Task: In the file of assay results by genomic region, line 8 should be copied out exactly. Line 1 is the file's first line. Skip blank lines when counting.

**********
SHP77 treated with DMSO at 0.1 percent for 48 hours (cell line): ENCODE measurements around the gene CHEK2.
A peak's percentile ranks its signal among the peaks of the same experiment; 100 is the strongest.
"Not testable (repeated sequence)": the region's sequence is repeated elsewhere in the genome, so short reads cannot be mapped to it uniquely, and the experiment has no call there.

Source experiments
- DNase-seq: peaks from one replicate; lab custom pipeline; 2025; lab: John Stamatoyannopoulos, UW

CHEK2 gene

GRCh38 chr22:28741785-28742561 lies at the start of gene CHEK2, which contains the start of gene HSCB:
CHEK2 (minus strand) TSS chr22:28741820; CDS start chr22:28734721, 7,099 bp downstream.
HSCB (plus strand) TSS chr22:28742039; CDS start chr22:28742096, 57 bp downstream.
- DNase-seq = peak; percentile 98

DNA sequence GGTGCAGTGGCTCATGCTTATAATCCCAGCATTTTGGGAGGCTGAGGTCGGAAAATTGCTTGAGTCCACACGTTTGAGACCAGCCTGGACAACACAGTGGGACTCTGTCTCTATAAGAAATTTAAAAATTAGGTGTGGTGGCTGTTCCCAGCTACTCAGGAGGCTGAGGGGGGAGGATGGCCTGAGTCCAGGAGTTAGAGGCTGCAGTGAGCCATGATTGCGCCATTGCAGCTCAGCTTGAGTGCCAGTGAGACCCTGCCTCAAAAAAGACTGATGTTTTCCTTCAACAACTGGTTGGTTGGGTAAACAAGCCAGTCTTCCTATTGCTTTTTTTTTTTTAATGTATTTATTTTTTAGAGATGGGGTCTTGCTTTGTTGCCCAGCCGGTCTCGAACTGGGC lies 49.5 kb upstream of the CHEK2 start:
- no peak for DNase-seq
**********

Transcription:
CHEK2 (minus strand) TSS chr22:28741820; CDS start chr22:28734721, 7,099 bp downstream.